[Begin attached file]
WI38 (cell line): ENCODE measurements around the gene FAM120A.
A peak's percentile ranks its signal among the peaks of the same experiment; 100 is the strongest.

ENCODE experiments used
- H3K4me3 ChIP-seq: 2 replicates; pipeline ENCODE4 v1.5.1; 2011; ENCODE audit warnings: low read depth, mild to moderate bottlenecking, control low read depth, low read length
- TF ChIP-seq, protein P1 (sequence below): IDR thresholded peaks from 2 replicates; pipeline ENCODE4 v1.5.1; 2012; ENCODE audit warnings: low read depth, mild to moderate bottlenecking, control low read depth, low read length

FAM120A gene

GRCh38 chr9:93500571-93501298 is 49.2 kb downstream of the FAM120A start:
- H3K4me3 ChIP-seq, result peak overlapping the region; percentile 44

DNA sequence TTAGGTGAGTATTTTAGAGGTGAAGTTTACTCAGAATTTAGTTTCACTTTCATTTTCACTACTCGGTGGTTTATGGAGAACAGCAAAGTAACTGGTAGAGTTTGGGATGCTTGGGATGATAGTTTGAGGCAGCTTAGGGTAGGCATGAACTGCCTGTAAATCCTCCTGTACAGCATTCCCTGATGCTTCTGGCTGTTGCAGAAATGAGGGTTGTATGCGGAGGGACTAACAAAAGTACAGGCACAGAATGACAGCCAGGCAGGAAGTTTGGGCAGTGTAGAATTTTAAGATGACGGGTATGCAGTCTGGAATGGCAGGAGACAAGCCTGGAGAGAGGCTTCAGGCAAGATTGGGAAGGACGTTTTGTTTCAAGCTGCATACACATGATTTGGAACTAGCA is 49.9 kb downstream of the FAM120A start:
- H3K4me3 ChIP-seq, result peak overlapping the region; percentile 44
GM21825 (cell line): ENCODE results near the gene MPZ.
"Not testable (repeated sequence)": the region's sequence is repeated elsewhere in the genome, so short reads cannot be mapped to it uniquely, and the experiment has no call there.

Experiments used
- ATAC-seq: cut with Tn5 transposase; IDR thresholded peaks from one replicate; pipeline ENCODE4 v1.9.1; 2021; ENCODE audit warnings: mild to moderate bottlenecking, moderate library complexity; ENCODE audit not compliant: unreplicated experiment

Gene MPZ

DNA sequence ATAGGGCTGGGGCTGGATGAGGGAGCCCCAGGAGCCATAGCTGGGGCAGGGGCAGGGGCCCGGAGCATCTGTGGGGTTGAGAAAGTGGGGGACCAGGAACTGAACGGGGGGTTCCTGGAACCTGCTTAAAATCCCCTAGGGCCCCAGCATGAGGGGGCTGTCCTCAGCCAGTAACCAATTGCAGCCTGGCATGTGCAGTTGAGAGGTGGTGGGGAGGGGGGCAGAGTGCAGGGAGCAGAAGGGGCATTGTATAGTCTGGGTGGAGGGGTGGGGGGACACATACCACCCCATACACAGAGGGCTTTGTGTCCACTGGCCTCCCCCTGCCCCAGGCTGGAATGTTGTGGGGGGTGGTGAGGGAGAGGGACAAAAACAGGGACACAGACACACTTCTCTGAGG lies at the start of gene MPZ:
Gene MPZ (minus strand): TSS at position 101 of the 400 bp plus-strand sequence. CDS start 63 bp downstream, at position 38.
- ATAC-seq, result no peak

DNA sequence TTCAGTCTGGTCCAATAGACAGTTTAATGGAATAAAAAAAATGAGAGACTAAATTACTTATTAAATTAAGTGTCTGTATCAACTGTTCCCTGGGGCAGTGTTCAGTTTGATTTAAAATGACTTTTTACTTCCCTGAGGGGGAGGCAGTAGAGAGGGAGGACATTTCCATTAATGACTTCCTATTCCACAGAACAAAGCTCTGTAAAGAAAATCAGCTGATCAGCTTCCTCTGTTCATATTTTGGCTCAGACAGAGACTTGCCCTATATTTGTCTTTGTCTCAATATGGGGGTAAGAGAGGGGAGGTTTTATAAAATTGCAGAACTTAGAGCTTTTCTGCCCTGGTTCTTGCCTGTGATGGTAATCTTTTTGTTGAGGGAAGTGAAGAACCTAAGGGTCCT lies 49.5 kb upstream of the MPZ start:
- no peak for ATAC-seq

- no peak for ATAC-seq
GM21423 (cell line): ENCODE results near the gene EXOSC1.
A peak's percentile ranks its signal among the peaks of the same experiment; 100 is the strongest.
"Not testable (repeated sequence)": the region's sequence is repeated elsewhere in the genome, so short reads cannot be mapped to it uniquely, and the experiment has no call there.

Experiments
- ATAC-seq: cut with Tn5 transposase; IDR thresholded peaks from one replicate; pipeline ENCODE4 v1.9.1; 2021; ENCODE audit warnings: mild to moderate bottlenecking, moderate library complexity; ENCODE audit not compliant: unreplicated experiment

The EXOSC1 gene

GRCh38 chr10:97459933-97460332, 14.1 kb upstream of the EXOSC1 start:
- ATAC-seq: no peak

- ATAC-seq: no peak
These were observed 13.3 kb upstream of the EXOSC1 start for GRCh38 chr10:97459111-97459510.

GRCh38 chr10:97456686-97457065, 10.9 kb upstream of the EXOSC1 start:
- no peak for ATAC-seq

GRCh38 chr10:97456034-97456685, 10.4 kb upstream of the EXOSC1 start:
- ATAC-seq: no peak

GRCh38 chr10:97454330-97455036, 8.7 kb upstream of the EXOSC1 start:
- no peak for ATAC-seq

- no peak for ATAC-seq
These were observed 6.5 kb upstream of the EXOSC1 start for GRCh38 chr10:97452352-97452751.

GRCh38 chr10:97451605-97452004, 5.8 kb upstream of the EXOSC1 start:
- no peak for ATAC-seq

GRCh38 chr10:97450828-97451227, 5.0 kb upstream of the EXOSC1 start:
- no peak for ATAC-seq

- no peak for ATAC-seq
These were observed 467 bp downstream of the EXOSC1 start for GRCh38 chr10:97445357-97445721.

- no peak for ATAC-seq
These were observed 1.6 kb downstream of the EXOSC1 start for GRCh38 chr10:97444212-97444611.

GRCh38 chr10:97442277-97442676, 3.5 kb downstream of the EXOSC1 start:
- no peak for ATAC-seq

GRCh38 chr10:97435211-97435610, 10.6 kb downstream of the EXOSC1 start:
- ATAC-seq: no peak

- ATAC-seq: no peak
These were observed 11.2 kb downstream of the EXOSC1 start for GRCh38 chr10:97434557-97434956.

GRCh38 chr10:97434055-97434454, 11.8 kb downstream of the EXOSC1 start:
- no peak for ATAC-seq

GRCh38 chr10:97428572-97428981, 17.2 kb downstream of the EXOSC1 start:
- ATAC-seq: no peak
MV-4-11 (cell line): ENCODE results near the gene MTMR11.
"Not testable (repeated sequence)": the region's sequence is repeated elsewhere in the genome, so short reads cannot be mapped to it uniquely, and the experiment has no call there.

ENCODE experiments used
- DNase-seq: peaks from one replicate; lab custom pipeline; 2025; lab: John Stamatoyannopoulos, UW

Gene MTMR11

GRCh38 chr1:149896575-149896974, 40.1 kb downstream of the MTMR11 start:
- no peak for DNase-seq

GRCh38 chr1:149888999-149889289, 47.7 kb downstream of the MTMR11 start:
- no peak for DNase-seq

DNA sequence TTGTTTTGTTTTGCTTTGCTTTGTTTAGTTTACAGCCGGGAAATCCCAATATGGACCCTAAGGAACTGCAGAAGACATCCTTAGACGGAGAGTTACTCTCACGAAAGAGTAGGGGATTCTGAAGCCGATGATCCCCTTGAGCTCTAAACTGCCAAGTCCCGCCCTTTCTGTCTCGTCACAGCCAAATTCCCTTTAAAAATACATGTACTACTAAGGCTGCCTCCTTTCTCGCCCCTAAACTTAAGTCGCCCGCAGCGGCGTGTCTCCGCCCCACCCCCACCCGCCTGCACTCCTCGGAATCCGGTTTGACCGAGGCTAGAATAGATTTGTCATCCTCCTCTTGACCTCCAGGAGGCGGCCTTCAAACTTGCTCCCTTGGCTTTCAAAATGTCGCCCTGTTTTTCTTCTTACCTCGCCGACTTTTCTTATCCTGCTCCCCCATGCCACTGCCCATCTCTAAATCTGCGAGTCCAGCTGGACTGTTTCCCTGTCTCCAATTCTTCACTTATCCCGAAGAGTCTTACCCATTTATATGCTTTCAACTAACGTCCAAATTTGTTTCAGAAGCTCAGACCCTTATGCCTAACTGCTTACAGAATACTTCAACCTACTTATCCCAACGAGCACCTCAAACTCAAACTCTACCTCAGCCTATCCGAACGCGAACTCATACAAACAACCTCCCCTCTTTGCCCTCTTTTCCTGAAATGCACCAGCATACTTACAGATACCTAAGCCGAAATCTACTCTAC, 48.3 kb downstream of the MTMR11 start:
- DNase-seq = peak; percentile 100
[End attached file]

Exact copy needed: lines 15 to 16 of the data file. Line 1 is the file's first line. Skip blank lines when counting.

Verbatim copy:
Gene MPZ

DNA sequence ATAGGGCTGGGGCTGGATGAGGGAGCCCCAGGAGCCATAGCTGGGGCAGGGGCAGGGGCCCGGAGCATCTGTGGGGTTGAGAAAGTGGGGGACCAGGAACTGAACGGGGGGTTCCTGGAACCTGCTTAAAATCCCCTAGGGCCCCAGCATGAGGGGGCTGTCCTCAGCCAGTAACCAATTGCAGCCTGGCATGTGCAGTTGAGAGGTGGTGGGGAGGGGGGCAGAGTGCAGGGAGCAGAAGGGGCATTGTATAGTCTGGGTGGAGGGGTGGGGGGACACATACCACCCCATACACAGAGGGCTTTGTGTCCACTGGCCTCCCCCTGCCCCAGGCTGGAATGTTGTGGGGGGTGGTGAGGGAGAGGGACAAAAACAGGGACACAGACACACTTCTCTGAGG lies at the start of gene MPZ: